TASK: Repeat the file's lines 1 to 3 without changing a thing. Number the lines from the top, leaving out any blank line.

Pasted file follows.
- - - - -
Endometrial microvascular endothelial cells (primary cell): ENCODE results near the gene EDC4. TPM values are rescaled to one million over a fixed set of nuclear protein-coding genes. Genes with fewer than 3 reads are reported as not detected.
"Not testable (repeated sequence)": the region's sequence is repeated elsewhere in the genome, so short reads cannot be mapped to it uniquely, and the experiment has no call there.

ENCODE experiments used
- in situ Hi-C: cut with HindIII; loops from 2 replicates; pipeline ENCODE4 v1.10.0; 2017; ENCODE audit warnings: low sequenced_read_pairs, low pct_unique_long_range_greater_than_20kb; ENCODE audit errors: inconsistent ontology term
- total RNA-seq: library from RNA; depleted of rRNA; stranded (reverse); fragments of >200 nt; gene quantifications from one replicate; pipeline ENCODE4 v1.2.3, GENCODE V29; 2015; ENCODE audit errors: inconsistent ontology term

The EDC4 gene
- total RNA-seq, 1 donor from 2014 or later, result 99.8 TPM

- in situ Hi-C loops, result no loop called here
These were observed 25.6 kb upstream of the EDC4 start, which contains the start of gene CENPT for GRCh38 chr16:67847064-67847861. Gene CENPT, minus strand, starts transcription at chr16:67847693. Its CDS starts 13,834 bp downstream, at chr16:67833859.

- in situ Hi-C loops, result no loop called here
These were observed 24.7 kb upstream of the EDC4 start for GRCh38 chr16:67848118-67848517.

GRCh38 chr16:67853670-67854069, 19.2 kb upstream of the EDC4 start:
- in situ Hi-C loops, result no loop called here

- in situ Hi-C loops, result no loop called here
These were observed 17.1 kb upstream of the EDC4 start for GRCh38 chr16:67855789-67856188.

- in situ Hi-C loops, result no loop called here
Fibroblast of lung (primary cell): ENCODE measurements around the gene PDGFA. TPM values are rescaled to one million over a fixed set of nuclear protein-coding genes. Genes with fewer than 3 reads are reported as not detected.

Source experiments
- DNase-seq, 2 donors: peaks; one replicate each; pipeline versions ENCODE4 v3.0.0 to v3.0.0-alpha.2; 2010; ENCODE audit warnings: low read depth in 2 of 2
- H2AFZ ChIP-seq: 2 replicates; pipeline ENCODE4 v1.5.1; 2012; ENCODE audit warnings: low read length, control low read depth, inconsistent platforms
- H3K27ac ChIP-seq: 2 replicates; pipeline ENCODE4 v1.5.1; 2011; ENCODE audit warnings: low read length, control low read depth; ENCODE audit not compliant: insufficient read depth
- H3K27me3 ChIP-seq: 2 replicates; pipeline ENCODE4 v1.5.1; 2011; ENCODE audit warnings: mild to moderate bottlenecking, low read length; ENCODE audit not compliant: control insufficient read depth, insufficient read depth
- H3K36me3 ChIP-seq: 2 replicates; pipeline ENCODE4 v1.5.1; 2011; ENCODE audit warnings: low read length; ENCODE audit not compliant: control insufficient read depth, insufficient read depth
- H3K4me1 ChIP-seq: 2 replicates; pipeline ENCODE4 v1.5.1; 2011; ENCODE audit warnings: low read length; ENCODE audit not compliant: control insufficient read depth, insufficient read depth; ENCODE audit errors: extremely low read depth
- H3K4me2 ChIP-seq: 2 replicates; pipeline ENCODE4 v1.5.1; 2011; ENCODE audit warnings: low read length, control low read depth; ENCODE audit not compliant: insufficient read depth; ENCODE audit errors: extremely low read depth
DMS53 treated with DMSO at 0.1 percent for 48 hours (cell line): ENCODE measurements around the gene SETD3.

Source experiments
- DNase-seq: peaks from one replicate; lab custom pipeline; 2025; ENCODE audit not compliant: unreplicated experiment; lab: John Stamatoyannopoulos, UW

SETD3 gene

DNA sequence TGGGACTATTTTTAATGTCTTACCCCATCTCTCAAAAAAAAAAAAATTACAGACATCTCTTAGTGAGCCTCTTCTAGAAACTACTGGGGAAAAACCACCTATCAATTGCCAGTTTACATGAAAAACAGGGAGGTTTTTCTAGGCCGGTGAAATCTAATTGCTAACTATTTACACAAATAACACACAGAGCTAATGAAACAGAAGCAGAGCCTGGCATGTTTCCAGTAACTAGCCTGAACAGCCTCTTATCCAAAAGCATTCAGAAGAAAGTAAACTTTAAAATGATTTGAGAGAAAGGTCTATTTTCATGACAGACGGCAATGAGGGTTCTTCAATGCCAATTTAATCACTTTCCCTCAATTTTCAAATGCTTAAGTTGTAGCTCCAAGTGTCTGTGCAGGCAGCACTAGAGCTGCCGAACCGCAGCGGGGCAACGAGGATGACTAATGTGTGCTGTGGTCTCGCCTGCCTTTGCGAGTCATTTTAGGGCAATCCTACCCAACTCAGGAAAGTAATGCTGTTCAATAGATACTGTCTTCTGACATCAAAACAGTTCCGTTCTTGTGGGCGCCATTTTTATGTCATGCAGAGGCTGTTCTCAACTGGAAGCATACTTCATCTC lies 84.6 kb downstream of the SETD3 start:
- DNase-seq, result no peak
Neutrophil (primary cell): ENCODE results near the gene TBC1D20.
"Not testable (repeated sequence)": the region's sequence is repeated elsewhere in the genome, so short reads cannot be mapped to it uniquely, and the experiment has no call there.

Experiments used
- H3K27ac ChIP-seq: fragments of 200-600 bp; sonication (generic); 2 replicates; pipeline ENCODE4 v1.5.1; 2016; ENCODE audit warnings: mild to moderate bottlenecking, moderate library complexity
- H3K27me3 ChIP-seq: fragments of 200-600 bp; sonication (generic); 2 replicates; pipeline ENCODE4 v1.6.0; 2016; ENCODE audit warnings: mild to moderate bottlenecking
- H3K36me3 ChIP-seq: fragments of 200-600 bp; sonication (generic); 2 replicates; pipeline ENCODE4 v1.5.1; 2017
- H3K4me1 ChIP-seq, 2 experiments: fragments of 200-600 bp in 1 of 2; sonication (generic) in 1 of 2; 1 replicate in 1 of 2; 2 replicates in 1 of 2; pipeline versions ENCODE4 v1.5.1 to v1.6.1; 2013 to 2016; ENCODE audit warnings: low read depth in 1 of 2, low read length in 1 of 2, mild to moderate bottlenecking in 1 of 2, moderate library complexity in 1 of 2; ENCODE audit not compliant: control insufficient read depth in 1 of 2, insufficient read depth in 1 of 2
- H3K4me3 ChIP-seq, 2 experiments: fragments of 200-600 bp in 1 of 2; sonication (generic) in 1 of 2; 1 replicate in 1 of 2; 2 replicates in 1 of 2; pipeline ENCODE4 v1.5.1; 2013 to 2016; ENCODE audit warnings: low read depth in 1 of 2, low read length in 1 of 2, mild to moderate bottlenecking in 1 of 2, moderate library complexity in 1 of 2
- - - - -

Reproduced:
Endometrial microvascular endothelial cells (primary cell): ENCODE results near the gene EDC4. TPM values are rescaled to one million over a fixed set of nuclear protein-coding genes. Genes with fewer than 3 reads are reported as not detected.
"Not testable (repeated sequence)": the region's sequence is repeated elsewhere in the genome, so short reads cannot be mapped to it uniquely, and the experiment has no call there.

ENCODE experiments used